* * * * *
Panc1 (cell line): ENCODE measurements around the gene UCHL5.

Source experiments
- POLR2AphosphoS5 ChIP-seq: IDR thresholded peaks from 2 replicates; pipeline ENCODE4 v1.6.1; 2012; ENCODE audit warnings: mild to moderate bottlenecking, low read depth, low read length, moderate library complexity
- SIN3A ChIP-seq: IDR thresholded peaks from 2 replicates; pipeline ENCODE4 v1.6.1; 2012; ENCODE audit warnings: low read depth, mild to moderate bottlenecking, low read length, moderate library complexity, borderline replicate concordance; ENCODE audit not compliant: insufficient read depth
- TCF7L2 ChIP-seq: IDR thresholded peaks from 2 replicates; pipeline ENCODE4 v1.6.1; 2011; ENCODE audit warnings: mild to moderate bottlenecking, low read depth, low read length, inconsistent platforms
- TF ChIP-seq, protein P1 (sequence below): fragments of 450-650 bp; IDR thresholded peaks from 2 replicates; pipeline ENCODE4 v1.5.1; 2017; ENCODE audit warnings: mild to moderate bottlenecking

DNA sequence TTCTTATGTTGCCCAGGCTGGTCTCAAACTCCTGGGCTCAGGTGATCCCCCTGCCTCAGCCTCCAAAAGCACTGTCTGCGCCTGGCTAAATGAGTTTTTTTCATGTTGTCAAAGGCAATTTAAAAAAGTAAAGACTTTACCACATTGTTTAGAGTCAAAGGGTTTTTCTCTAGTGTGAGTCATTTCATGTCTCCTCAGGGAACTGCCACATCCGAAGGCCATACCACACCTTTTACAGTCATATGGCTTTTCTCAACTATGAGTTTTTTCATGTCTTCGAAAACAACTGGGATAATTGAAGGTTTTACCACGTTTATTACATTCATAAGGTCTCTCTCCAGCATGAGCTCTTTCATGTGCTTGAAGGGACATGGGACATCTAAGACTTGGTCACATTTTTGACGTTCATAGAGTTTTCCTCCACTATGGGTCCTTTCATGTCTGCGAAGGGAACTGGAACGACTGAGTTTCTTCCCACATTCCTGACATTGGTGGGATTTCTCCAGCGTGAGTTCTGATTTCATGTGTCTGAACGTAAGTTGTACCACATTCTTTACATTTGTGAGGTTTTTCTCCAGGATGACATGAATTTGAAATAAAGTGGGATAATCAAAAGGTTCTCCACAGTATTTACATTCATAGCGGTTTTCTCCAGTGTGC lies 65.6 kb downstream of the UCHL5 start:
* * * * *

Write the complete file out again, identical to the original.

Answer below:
Panc1 (cell line): ENCODE measurements around the gene UCHL5.

Source experiments
- POLR2AphosphoS5 ChIP-seq: IDR thresholded peaks from 2 replicates; pipeline ENCODE4 v1.6.1; 2012; ENCODE audit warnings: mild to moderate bottlenecking, low read depth, low read length, moderate library complexity
- SIN3A ChIP-seq: IDR thresholded peaks from 2 replicates; pipeline ENCODE4 v1.6.1; 2012; ENCODE audit warnings: low read depth, mild to moderate bottlenecking, low read length, moderate library complexity, borderline replicate concordance; ENCODE audit not compliant: insufficient read depth
- TCF7L2 ChIP-seq: IDR thresholded peaks from 2 replicates; pipeline ENCODE4 v1.6.1; 2011; ENCODE audit warnings: mild to moderate bottlenecking, low read depth, low read length, inconsistent platforms
- TF ChIP-seq, protein P1 (sequence below): fragments of 450-650 bp; IDR thresholded peaks from 2 replicates; pipeline ENCODE4 v1.5.1; 2017; ENCODE audit warnings: mild to moderate bottlenecking

DNA sequence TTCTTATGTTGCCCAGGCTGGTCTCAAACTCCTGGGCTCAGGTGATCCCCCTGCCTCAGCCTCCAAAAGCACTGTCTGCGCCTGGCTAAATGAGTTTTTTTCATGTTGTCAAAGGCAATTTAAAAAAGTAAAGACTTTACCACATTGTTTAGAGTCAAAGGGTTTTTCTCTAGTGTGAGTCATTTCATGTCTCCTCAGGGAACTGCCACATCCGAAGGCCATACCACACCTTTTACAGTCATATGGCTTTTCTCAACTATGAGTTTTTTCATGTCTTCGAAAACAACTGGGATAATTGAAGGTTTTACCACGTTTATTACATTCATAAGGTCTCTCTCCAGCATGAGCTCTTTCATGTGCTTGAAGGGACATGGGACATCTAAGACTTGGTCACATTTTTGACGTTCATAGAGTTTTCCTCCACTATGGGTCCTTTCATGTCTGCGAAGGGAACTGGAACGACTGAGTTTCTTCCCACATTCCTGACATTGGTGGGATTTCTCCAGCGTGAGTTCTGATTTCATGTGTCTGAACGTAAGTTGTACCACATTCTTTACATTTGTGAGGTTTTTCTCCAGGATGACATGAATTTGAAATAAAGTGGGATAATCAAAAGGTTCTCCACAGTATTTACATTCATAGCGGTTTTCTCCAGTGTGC lies 65.6 kb downstream of the UCHL5 start: